c) Defect Liability Period
The sale and purchase of a property under construction is regulated by the Housing Development (Control and Licensing) Act 1966 (“HDA”). If you have purchased directly from a Developer, there is a statutorily-prescribed defect liability period of 24 months (landed title) under the Schedule G or 36 months (strata title) under Schedule H of Housing Development (Control and Licensing) Regulations 1989, where the Developer is required under law to fix any defects e.g. leakages, cracks, broken tiles, etc. from the date you receive your vacant possession (keys).
This is different when purchasing a sub-sale property as the property will commonly be purchased on an “as is where is” basis as at the day of inspection or the day the agreement is signed unless negotiated or agreed between the parties for the seller to make specific repairs before the handover. Generally speaking, if there are any major damages to the property arising during the sub-sale transaction, the owner will be responsible to fix the damages during the sale transaction before handing the property over to the buyer.
d) Rebates and Goodies
As a buyer purchasing from a Developer, you can get some good rebates and freebies. The Developers’ market is often very competitive and as a local practice particularly where supply exceeds demand, developers tend to give various discounts, rebates (return of purchase price at the end of the transaction), freebies (renovation for either built-in cabinets or kitchen cabinets), free SPA and loan legal fees and / or stamp duty etc., which can save you a lot of money.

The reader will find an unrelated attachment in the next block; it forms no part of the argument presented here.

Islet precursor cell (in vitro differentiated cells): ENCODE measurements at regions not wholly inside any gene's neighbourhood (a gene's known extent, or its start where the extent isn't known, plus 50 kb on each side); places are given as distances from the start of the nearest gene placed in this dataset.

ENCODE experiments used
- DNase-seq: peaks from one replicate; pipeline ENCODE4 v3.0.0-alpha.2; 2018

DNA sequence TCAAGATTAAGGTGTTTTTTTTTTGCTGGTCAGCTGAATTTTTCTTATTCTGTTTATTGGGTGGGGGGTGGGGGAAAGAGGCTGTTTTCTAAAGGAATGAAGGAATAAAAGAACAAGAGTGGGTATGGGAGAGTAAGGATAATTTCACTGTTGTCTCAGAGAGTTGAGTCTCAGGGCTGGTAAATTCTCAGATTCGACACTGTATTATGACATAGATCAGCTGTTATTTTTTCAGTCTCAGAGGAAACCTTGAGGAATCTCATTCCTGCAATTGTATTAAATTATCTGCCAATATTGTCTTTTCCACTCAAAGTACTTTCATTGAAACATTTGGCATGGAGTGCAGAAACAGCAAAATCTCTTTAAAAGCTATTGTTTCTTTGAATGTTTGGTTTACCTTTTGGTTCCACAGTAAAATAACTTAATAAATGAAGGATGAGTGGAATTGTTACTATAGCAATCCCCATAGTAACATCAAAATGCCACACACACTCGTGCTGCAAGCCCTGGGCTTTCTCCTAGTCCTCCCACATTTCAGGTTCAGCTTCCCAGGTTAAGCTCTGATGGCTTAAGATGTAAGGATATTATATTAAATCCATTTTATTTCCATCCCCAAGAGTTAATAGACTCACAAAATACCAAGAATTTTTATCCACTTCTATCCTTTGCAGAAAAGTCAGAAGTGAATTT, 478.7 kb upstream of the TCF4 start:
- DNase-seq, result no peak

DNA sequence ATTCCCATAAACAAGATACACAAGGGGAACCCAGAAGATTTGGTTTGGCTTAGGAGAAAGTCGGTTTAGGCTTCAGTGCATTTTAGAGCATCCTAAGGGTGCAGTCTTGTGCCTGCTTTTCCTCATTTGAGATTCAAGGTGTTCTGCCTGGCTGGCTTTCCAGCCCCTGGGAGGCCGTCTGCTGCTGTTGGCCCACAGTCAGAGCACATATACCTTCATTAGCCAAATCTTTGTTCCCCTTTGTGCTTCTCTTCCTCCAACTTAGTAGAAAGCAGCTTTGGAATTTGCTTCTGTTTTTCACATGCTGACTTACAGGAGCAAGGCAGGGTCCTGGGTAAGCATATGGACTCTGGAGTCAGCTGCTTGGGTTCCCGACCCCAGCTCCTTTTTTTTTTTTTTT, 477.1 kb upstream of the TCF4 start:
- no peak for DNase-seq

Meanwhile, there are no similar rebates and goodies offered by the seller for sub-sale purchases. As a buyer, you may have the ability to negotiate or request for early vacant possession or renting the property during the transaction from the seller. However, such requests need to be put forward before the signing of the offer letter to purchase, or before the signing of the Sale and Purchase Agreement.
Buying from a Developer may also have its perks, in terms of financing. Developers often have an array of their ‘panel banks’ on standby at the sales gallery during the launching of the project. This allows easy access for buyers to apply for their loans which saves time as they will be able to submit their applications, assess their borrowing ability and possibly stand a higher chance of obtaining a loan with several ‘panel banks’ on the spot.
However, buying from a sub-sale is different as the buyer needs to get quotations from various banks on their own or via bank agents with the possibility of a lengthy time spent looking for the right bank and subsequently providing more documents to the banks. Before the bank approves your loan application, the property will need to be valued by professional valuers, costs of which are usually borne by the buyer.
If the value is lower than the SPA price, the buyer may need to come up with a higher differential sum to make up for the shortfall. The home loan’s margin of finance is based on the market value, not the SPA price.
Buyers also need to be aware of other incidental costs when buying a sub-sale property. For example, you may need to fork out the legal fees, stamp duty on loan documents compared to direct purchases from developers, which we had previously highlighted in our article Incidental Costs Applicable to Purchasing Sub-Sale Property in Malaysia.
In conclusion, ultimately you, the buyer, will need to weigh the pros and cons of buying directly from the developer versus via a sub-sale based on which option best suits your needs and budget.
This article was written by Shawn Ho (Partner) & Suzanne Fam (Senior Associate) from the corporate practice group of Donovan & Ho. Shawn leads the corporate practice group of Donovan & Ho, and has been recognised as a Notable Practitioner, whilst the firm has been recognised as a Notable Firm for Corporate and M&A by Asialaw Profiles 2020 and 2021. We are also ranked as a Recommended Firm by IFLR1000 2020 and 2021.
Our corporate practice group advises on corporate acquisitions, restructuring exercises, joint venture arrangements, shareholder agreements, employee share options and franchise businesses, Malaysia start-up founders and can assist with venture capital funds in Seed, Series A & B funding rounds. We also advise on property transactions and real-estate related tax planning. Feel free to contact us if you have any queries.